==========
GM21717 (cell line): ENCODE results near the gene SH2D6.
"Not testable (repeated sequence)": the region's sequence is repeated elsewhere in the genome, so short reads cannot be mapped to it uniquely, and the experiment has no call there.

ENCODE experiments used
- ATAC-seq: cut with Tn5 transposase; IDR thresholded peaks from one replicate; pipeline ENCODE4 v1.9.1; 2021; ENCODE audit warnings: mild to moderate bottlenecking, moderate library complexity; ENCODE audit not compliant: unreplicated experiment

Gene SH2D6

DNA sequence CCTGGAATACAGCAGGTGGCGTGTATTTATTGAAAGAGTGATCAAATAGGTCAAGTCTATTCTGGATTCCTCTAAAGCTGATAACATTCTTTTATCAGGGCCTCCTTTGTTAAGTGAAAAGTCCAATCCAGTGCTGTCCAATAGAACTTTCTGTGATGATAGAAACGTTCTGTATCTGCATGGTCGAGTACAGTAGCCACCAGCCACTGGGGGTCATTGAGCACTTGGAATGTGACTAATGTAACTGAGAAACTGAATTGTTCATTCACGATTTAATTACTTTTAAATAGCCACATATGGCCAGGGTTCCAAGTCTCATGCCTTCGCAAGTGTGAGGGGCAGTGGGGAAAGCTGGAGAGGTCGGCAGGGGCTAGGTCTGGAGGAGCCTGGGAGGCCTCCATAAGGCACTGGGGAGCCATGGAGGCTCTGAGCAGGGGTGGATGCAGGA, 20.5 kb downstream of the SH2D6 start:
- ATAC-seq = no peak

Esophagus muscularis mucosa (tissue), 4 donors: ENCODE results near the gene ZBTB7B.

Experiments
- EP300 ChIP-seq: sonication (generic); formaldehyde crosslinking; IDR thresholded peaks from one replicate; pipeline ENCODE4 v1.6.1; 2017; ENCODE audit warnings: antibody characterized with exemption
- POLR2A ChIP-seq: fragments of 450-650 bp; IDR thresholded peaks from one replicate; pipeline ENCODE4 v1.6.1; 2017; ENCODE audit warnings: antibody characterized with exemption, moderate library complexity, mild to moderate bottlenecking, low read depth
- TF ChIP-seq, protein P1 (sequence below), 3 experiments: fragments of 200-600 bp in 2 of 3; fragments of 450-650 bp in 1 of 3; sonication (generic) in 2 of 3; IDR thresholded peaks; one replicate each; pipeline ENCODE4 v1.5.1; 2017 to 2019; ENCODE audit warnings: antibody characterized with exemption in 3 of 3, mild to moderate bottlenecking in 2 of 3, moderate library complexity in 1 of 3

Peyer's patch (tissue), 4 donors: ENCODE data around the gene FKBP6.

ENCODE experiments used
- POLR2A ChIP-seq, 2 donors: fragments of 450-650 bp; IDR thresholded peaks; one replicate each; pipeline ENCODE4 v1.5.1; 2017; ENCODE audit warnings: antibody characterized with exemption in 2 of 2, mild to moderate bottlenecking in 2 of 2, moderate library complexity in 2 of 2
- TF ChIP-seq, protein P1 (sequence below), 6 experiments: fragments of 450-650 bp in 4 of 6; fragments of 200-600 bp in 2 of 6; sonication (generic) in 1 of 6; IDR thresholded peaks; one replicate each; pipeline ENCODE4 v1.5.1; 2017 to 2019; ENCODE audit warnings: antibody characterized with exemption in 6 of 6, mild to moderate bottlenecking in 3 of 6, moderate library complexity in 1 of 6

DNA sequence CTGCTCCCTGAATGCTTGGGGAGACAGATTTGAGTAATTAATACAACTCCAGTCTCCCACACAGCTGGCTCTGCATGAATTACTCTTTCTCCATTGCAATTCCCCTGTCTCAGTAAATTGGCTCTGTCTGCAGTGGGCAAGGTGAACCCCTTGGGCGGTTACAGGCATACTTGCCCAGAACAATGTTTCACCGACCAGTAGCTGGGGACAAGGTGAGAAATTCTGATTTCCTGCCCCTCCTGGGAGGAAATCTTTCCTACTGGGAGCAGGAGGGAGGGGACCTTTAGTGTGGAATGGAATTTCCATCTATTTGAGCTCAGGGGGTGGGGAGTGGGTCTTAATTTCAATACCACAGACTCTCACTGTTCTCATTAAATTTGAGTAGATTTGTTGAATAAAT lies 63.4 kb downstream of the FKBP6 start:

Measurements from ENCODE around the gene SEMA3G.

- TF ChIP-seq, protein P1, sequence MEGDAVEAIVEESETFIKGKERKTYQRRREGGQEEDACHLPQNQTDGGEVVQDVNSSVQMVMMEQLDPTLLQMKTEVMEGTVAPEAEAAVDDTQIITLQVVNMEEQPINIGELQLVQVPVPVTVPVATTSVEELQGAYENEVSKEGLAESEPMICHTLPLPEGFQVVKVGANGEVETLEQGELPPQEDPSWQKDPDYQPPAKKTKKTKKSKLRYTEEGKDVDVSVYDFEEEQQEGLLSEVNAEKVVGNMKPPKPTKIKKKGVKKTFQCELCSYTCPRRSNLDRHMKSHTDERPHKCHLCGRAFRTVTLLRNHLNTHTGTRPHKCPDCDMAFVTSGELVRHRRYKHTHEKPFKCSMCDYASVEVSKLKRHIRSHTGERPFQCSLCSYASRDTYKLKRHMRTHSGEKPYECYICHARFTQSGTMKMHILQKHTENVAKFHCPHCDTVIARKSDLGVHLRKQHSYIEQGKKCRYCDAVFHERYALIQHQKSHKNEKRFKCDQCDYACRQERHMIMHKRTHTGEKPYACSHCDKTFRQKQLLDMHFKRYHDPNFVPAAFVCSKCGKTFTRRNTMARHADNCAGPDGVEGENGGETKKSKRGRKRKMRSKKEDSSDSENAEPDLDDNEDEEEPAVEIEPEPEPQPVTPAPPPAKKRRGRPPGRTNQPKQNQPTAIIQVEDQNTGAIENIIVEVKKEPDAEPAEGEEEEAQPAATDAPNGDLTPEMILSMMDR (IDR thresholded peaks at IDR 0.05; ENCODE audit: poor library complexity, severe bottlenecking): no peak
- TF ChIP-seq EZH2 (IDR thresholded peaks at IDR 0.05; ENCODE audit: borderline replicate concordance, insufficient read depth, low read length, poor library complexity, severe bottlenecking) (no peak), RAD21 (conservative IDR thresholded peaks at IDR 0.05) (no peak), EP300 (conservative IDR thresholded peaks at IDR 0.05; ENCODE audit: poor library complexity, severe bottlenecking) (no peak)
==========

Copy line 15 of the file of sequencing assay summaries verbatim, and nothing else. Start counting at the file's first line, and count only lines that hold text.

- POLR2A ChIP-seq, 2 donors: fragments of 450-650 bp; IDR thresholded peaks; one replicate each; pipeline ENCODE4 v1.5.1; 2017; ENCODE audit warnings: antibody characterized with exemption in 2 of 2, mild to moderate bottlenecking in 2 of 2, moderate library complexity in 2 of 2